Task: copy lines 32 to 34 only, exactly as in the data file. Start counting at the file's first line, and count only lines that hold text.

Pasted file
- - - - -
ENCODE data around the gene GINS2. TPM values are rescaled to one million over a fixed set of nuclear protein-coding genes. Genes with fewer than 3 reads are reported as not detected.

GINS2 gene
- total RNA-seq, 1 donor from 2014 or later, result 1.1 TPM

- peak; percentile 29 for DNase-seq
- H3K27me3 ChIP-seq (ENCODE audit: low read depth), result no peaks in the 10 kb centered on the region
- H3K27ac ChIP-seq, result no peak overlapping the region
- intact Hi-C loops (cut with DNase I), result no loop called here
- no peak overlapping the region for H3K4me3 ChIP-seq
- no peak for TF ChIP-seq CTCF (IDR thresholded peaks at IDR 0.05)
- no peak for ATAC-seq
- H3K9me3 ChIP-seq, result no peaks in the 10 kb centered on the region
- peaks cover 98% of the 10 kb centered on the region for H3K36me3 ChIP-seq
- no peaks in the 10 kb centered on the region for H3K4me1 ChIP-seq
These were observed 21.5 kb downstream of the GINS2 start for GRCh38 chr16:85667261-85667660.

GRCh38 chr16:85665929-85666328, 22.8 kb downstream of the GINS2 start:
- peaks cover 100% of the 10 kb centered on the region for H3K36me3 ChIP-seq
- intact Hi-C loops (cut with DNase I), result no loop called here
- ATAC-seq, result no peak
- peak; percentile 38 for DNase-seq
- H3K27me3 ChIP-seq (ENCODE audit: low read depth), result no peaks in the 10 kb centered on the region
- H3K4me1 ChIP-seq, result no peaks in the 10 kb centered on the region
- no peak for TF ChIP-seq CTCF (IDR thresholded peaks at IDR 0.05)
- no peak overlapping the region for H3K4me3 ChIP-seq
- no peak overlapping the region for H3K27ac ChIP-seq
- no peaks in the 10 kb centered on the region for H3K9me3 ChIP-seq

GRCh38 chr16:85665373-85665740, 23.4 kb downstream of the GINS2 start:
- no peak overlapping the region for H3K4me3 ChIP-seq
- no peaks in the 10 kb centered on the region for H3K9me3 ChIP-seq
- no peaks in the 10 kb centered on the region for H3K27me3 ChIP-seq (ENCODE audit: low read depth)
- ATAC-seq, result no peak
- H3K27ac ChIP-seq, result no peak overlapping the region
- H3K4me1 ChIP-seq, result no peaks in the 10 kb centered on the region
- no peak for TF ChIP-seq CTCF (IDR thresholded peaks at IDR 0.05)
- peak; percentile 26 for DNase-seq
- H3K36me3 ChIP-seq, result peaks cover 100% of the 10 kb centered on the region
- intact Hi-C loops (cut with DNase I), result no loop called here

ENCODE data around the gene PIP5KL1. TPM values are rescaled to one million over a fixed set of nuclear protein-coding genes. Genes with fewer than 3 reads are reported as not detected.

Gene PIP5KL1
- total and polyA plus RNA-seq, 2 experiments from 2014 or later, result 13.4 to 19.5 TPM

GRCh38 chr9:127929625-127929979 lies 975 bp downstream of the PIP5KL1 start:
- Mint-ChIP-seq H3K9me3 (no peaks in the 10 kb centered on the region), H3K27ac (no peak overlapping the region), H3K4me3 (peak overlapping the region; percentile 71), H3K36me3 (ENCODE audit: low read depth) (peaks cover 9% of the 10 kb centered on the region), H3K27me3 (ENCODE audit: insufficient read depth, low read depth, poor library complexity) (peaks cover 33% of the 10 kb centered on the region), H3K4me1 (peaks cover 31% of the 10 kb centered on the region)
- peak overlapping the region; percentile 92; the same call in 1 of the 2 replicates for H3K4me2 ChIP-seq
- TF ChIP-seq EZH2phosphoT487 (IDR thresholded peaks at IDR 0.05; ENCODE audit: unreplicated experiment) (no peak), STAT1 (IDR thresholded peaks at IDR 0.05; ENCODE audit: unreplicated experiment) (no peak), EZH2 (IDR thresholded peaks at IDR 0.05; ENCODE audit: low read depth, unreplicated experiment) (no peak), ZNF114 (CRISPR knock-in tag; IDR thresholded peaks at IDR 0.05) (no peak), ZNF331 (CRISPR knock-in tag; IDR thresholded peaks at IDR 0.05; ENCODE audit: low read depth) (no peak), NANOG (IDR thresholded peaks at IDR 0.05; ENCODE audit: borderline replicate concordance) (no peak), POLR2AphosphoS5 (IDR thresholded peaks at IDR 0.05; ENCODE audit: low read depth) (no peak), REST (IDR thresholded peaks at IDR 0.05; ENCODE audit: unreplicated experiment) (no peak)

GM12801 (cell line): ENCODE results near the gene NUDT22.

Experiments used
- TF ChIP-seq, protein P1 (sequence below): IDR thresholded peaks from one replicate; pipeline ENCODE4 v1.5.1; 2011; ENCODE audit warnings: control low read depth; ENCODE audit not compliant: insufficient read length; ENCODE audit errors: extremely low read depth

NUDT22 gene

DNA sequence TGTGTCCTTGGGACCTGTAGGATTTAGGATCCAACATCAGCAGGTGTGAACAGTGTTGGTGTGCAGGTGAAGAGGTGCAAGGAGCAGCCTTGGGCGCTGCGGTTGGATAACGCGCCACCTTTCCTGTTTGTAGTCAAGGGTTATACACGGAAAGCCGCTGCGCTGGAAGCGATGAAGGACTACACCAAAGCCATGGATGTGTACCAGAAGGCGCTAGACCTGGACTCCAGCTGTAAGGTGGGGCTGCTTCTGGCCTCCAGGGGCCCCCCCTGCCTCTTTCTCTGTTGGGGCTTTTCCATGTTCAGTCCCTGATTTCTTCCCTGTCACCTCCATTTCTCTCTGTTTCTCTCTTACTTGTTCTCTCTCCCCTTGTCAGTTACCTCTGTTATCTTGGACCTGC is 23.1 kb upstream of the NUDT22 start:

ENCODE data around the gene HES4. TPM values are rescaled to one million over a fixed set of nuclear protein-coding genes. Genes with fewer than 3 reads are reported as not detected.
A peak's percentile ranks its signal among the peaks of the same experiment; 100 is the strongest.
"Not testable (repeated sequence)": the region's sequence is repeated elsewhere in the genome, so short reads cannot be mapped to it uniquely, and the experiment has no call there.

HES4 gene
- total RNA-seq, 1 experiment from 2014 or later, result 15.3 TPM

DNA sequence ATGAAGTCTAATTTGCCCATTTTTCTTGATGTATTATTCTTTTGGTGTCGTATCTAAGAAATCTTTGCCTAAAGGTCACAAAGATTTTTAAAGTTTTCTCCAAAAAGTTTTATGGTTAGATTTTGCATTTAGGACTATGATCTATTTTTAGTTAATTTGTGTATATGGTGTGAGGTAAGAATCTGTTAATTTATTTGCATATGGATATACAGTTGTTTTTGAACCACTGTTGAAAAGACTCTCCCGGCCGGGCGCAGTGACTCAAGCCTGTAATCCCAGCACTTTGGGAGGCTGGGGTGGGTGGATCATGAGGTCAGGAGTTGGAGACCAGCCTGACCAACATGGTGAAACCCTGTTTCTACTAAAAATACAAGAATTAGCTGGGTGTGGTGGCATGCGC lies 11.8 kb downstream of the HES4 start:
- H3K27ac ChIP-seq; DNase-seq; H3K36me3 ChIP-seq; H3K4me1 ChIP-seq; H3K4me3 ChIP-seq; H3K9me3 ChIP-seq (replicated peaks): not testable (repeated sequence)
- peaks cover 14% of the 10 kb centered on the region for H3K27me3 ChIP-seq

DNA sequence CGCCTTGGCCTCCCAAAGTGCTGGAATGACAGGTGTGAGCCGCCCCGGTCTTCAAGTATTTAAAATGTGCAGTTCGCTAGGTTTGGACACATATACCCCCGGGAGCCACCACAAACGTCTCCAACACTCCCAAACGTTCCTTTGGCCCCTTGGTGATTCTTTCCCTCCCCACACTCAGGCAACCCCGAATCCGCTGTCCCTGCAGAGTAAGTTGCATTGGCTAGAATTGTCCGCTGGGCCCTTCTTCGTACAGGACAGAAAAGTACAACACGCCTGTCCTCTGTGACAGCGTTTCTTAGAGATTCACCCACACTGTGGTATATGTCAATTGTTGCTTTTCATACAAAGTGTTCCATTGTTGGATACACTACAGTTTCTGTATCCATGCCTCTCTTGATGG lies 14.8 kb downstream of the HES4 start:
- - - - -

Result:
- H3K4me1 ChIP-seq, result no peaks in the 10 kb centered on the region
- no peak for TF ChIP-seq CTCF (IDR thresholded peaks at IDR 0.05)
- peak; percentile 26 for DNase-seq